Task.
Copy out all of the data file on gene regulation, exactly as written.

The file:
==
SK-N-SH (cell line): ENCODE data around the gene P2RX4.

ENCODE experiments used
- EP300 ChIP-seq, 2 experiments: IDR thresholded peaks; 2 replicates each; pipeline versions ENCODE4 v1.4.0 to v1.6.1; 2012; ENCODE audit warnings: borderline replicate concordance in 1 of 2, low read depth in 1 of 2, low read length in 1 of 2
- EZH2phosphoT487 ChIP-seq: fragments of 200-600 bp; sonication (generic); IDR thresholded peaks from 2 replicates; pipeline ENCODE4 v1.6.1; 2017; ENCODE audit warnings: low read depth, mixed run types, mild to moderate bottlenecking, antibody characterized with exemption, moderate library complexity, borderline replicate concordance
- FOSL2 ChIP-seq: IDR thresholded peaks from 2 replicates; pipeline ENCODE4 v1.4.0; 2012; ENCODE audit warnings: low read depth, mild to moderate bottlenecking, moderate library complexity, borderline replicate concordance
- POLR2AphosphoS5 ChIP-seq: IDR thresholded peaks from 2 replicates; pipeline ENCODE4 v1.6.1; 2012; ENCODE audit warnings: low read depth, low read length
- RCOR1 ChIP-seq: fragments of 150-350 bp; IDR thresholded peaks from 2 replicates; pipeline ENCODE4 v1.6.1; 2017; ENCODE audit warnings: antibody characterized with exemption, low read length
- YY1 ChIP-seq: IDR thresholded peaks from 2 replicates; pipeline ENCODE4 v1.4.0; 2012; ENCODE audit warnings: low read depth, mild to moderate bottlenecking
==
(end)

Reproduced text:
SK-N-SH (cell line): ENCODE data around the gene P2RX4.

ENCODE experiments used
- EP300 ChIP-seq, 2 experiments: IDR thresholded peaks; 2 replicates each; pipeline versions ENCODE4 v1.4.0 to v1.6.1; 2012; ENCODE audit warnings: borderline replicate concordance in 1 of 2, low read depth in 1 of 2, low read length in 1 of 2
- EZH2phosphoT487 ChIP-seq: fragments of 200-600 bp; sonication (generic); IDR thresholded peaks from 2 replicates; pipeline ENCODE4 v1.6.1; 2017; ENCODE audit warnings: low read depth, mixed run types, mild to moderate bottlenecking, antibody characterized with exemption, moderate library complexity, borderline replicate concordance
- FOSL2 ChIP-seq: IDR thresholded peaks from 2 replicates; pipeline ENCODE4 v1.4.0; 2012; ENCODE audit warnings: low read depth, mild to moderate bottlenecking, moderate library complexity, borderline replicate concordance
- POLR2AphosphoS5 ChIP-seq: IDR thresholded peaks from 2 replicates; pipeline ENCODE4 v1.6.1; 2012; ENCODE audit warnings: low read depth, low read length
- RCOR1 ChIP-seq: fragments of 150-350 bp; IDR thresholded peaks from 2 replicates; pipeline ENCODE4 v1.6.1; 2017; ENCODE audit warnings: antibody characterized with exemption, low read length
- YY1 ChIP-seq: IDR thresholded peaks from 2 replicates; pipeline ENCODE4 v1.4.0; 2012; ENCODE audit warnings: low read depth, mild to moderate bottlenecking